ASHTON — One of Mason County’s four public libraries is in jeopardy of closing, due to decreased funding over the past few years.
The Hannan Branch Library, located in Ashton, was closed temporarily during the summer months to save money, but is now in danger of closing permanently.
“Some hard decisions have had to be made,” said Pam Thompson, county library director. “Based on circulation, Hannan was closed for the summer. In November, a decision will be made on whether to close it for good.”
Thompson said the local tax base funding has been decreasing. Money from the county commission, for example, has gone from $65,000 just a few years ago, to $20,000 currently. Other local funds come from the Mason County School System and the municipalities of New Haven, Mason, and Point Pleasant.
The county libraries are due to receive $139,000 each year in funding from the West Virginia Library Commission, Thompson added, but to be eligible for the money, it must be matched locally. The local match has fallen short, being only $66,500. That means the libraries lose state funding.
While there have been no cuts in programs, other areas have been slashed to try and avoid closing one of the libraries. Thompson said the book budget has been cut, and when employees have left, they have not been replaced. Library hours have not yet been decreased, but Thompson said that might be coming after the first of the year.
The director said the Hannan branch was chosen to be closed during the summer for several reasons. First, she said, the library lost it’s longtime employee last spring. Second, while running monthly statistics reports, it was realized only three patrons were regularly utilizing the Hannan library. During the same period, Mason had a monthly circulation of 500; New Haven, 600; and Point Pleasant, 1,000. Finally, the building itself is in poor condition and in need of many repairs. Permanently closing the library would save between $16,000 and $18,000 annually.
Thompson said unless a miracle occurs, there is no money to keep the library open. A “little library” has been placed at the site, however, which consists of a wooden box on a pole, stocked with the genre of books found to be read by the local patrons. Special requests can also be made at the main library in Point Pleasant if a specific book is wanted.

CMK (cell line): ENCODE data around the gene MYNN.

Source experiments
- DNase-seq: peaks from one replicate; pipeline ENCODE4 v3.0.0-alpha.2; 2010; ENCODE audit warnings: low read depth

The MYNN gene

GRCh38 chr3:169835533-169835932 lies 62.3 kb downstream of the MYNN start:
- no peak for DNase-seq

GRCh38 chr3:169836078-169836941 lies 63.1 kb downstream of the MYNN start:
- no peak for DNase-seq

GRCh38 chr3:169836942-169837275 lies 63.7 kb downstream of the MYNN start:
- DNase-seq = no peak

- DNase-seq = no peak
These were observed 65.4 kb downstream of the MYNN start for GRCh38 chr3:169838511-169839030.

In the meantime, Thompson said the libraries continue trying to provide services, with a little help from friends. She stated the library systems in both Meigs and Gallia counties have been wonderful. They have allowed Mason County staff to go through their excess books prior to having book sales and donated not only the books, but other supplies, too.
Thompson and the staff have sold cupcakes as a fundraiser, with plans to do it again in the near future. Both the Mason United Methodist Church and New Haven Lutheran Church have held dinners to benefit the libraries. A baked steak dinner will be held at the New Haven church on Nov. 3 from 4 to 6 p.m.
“We’ve been scrambling for ways to raise money,” Thompson added.
Spending has also been curtailed. She said employees are not allowed to spend a penny unless it is approved. Thompson even wrote a grant application for a copier at the Point Pleasant location after the existing one broke.
“We can’t keep operating on grants though,” the director stated. “We already know that next year we are going to be hit again – it’s a given – but we’re hanging in there.”
Thompson said she has been trying to do a lot of outreach so people will be aware of the services offered at the libraries. Along with providing books and movies, there are programs such as story hour for preschool children, and a free lunch program for children in the summer. The libraries are continuing to feed children after school with the food that remains from the summer.
People also utilize the computers and internet at the libraries, Thompson stated. Many use them to complete job resumes, and with the recent announcement of the M&G plant closing, she said the resume writing has already increased.
Local residents can help the libraries not only with monetary donations, but with supplies, as well. Items needed include trash bags (both commercial and kitchen size); hand soap; hand sanitizer; toilet paper; floor cleaner; dusting spray; napkins; paper plates; paper towels; baby wipes; Lysol cleaner, wipes and spray; plastic storage bags in all sizes; tissues; bleach; toilet bowl cleaner; and Swiffer dusters and refills. Donations can be taken to your nearest library.
Mindy Kearns is a freelance writer for Ohio Valley Publishing, email her at email@example.com.